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Chapter 8.—The Festival of the Birth-Day of Manichæus.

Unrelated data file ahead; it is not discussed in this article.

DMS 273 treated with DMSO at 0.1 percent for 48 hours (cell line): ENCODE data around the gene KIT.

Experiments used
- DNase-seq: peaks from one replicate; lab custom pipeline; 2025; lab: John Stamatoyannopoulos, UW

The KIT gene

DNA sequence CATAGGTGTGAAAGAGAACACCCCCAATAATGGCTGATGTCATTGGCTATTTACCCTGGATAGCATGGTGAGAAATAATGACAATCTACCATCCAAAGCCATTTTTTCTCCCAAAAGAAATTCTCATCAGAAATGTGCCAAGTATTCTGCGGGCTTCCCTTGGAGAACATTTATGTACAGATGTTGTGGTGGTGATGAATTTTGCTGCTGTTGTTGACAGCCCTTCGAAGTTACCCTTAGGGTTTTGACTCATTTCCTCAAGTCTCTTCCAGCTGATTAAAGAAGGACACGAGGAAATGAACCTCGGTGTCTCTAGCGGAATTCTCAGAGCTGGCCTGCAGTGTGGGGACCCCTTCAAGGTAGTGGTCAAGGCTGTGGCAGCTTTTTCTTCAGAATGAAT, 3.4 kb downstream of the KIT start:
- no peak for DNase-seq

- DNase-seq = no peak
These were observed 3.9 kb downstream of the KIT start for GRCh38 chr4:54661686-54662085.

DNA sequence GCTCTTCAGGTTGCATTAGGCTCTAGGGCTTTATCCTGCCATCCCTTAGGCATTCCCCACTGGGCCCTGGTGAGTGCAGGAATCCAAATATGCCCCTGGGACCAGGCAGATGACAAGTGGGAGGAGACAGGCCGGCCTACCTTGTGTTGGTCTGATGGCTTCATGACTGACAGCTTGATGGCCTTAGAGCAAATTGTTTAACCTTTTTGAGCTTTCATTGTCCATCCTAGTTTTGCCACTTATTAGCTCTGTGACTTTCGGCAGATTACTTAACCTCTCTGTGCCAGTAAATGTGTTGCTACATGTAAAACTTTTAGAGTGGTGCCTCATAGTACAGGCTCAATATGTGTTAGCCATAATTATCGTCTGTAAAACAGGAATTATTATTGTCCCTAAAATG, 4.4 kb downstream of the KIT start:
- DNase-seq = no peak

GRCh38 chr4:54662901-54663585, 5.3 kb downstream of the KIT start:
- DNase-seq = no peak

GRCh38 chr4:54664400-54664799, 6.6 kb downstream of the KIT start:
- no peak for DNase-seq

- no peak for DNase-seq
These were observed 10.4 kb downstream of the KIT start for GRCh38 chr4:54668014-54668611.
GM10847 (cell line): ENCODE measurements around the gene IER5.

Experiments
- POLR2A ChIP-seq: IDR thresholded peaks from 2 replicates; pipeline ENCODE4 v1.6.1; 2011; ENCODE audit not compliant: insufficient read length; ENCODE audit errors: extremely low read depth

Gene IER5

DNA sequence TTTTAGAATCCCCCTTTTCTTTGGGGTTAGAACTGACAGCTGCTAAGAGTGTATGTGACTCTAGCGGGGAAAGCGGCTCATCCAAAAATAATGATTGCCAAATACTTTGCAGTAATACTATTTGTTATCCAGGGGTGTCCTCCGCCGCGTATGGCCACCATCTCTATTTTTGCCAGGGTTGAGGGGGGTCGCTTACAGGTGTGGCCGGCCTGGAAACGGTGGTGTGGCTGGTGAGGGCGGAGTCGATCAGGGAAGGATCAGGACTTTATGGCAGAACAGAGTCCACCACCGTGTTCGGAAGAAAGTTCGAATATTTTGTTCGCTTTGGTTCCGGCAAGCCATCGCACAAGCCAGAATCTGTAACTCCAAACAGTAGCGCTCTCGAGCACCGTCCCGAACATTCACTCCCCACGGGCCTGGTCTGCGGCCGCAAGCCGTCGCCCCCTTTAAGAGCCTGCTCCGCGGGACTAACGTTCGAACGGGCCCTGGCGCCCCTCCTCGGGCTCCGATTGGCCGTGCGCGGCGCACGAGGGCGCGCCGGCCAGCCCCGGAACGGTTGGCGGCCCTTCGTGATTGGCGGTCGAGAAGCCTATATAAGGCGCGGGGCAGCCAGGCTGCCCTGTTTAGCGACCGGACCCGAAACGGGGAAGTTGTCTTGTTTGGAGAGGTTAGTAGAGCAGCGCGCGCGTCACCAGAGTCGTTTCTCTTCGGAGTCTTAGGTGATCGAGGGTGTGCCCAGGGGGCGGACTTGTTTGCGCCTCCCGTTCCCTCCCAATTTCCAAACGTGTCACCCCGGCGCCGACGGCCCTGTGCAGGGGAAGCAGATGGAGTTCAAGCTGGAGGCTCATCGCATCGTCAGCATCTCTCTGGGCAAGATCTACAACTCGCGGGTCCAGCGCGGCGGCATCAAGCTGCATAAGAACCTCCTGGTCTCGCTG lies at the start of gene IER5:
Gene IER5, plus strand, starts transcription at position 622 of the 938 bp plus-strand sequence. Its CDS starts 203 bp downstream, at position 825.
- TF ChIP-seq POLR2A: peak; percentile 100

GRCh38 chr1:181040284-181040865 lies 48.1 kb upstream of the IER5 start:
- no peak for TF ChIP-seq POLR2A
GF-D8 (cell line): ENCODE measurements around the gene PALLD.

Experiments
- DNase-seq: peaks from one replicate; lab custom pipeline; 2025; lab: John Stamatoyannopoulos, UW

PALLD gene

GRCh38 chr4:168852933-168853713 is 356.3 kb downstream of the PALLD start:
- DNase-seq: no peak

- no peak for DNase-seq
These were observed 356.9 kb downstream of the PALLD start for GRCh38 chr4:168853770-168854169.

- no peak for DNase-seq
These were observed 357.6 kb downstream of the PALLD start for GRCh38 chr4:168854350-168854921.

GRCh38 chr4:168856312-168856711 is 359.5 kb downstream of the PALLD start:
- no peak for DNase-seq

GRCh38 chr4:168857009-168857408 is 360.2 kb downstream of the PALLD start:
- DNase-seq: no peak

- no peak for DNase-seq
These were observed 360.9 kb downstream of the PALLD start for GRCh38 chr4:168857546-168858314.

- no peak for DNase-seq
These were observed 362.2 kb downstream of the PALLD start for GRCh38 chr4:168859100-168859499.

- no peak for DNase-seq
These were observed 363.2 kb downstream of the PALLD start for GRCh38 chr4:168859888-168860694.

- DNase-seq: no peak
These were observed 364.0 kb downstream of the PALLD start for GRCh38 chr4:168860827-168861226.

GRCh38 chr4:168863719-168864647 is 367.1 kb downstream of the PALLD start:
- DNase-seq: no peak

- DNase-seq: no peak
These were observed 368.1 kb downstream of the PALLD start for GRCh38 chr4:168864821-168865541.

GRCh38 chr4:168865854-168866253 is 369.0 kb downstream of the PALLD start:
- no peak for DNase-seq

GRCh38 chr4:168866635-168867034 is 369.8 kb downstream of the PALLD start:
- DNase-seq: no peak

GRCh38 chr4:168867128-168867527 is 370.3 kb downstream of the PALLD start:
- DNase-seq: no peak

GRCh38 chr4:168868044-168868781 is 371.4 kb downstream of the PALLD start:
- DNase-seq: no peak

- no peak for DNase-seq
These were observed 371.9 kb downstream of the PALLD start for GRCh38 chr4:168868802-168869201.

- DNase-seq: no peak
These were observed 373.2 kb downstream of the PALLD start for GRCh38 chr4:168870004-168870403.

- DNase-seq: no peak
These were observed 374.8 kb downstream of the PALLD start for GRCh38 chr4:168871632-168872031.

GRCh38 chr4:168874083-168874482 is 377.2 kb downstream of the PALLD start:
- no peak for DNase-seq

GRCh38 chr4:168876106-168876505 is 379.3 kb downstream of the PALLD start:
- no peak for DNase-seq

9.  In adding the words, "by the providence of God the Father," what else did Manichæus design but that, having got the name of Jesus Christ, whose apostle he calls himself, and of God the Father, by whose providence he says he was sent by the Son, we should believe himself, as the Holy Spirit, to be the third person?  His words are:  "Manichæus, an apostle of Jesus Christ, by the providence of God the Father."  The Holy Spirit is not named, though He ought specially to have been named by one who quotes to us in favor of his apostleship the promise of the Paraclete, that he may prevail upon ignorant people by the authority of the gospel.  In reply to this, you of course say that in the name of the Apostle Manichæus we have the name of the Holy Spirit, the Paraclete, because He condescended to come into Manichæus.  Why then, I ask again, should you cry out against the doctrine of the Catholic Church, that He in whom divine Wisdom came was born of a virgin, when you do not scruple to affirm the birth by ordinary generation of him in whom you say the Holy Spirit came?  I cannot but suspect that this Manichæus, who uses the name of Christ to gain access to the minds of the ignorant, wished to be worshipped instead of Christ Himself.  I will state briefly the reason of this conjecture.  At the time when I was a student of your doctrines, to my frequent inquiries why it was that the Paschal feast of the Lord was p. 133 celebrated generally with no interest, though sometimes there were a few languid worshippers, but no watchings, no prescription of any unusual fast,—in a word, no special ceremony,—while great honor is paid to your Bema, that is, the day on which Manichæus was killed, when you have a platform with fine steps, covered with precious cloth, placed conspicuously so as to face the votaries,—the reply was, that the day to observe was the day of the passion of him who really suffered, and that Christ, who was not born, but appeared to human eyes in an unreal semblance of flesh, only feigned suffering, without really bearing it.  Is it not deplorable, that men who wish to be called Christians are afraid of a virgin’s womb as likely to defile the truth, and yet are not afraid of falsehood?  But to go back to the point, who that pays attention can help suspecting that the intention of Manichæus in denying Christ’s being born of a woman, and having a human body, was that His passion, the time of which is now a great festival all over the world, might not be observed by the believers in himself, so as to lessen the devotion of the solemn commemoration which he wished in honor of the day of his own death?  For to us it was a great attraction in the feast of the Bema that it was held during Pascha, since we used all the more earnestly to desire that festal day [the Bema], that the other which was formerly most sweet had been withdrawn.

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